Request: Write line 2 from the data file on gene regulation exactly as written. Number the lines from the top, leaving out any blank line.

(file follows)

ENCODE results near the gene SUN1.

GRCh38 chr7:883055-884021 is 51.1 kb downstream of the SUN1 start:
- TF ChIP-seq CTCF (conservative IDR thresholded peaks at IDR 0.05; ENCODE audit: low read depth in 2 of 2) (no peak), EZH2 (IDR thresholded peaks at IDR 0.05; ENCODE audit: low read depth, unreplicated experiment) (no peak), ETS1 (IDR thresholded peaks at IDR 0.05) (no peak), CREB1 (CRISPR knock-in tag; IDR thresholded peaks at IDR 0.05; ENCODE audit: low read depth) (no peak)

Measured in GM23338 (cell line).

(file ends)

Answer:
GRCh38 chr7:883055-884021 is 51.1 kb downstream of the SUN1 start: